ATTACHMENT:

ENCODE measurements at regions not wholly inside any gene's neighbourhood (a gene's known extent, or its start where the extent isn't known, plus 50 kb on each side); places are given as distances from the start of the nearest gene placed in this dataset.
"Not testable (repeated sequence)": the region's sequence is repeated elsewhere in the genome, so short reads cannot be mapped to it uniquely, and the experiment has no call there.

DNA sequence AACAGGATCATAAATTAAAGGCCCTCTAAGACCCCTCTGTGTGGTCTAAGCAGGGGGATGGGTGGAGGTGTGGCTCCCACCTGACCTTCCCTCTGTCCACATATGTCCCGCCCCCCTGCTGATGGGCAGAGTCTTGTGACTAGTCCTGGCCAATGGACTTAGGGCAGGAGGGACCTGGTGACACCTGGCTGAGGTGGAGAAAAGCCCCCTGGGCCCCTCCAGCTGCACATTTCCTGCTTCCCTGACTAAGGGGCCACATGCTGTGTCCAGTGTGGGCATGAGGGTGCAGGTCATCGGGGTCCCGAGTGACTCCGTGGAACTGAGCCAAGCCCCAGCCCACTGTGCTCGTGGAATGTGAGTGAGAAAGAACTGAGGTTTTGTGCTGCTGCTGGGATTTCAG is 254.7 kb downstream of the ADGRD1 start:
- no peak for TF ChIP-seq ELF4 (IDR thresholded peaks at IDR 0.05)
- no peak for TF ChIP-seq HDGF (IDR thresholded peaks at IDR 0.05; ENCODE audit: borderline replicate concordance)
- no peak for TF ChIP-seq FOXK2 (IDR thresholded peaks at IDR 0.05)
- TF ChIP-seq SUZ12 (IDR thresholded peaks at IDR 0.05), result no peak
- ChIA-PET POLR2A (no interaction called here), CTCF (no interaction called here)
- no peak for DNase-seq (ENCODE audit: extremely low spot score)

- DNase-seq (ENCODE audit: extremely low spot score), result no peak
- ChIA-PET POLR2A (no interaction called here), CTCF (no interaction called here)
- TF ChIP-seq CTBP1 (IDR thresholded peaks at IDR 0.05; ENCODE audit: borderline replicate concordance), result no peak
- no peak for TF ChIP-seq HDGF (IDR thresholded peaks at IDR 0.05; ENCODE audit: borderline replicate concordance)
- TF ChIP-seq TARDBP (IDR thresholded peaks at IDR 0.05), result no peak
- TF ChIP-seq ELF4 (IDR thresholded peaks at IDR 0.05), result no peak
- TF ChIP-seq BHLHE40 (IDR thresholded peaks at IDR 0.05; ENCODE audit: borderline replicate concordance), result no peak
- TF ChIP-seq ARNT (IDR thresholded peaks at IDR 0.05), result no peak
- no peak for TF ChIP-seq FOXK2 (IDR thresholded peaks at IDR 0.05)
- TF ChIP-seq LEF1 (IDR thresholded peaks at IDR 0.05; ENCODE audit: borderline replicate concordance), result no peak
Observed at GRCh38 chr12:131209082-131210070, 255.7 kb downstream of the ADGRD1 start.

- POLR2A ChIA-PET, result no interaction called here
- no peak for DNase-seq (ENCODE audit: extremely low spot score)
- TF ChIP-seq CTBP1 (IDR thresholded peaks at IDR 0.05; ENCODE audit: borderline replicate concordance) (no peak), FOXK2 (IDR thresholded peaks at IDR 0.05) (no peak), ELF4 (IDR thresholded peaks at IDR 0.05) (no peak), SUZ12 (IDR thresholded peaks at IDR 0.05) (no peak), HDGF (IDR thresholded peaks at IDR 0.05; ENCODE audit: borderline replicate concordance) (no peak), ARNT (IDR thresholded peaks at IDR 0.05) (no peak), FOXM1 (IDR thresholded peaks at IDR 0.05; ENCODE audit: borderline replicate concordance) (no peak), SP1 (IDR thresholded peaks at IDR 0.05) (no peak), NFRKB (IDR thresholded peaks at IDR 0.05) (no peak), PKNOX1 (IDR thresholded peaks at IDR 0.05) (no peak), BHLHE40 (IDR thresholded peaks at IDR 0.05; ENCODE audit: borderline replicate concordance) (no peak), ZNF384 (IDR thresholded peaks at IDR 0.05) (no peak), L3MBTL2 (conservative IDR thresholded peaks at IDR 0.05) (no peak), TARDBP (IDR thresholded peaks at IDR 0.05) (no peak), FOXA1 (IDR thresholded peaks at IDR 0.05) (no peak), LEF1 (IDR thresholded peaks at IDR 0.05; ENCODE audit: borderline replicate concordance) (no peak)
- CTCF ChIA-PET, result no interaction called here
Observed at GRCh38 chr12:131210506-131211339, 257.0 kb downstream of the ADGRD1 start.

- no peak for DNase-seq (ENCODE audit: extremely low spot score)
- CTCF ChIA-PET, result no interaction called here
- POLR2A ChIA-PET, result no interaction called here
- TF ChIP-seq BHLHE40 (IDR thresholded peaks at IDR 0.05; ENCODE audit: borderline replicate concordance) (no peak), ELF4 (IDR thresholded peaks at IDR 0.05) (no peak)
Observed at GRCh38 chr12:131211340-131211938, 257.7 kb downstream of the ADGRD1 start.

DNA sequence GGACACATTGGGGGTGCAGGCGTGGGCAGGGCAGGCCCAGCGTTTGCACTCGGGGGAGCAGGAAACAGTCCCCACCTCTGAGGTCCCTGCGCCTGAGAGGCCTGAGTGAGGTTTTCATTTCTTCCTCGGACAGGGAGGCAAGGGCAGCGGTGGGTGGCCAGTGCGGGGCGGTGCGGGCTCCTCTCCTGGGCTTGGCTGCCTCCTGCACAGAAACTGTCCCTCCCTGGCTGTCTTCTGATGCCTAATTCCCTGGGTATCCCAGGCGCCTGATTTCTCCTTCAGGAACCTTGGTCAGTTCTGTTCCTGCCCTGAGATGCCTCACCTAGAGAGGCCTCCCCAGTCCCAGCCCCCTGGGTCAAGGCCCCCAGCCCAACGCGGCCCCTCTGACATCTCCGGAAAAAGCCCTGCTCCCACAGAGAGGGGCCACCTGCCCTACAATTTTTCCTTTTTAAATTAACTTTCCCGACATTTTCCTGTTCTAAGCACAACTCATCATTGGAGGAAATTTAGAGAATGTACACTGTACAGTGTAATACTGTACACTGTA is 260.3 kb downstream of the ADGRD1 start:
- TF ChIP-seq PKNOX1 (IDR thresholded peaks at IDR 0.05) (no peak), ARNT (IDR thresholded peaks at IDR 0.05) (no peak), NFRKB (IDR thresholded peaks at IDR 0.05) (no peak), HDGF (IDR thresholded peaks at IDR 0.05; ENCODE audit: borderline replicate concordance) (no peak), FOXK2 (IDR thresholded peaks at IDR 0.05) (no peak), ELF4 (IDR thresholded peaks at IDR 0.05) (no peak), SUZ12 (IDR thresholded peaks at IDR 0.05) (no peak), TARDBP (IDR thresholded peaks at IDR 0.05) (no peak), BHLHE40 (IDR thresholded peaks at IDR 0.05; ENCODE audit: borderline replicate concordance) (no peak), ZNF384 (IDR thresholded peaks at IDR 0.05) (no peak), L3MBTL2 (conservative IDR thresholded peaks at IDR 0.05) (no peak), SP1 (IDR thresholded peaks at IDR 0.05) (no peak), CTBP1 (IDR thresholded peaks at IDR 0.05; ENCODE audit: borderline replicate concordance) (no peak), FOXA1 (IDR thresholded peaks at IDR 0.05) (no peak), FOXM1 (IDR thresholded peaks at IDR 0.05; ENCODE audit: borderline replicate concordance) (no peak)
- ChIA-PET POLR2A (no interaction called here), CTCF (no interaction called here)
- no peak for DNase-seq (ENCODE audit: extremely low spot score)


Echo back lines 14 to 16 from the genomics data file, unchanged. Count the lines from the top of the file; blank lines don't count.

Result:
- TF ChIP-seq TARDBP (IDR thresholded peaks at IDR 0.05), result no peak
- TF ChIP-seq ELF4 (IDR thresholded peaks at IDR 0.05), result no peak
- TF ChIP-seq BHLHE40 (IDR thresholded peaks at IDR 0.05; ENCODE audit: borderline replicate concordance), result no peak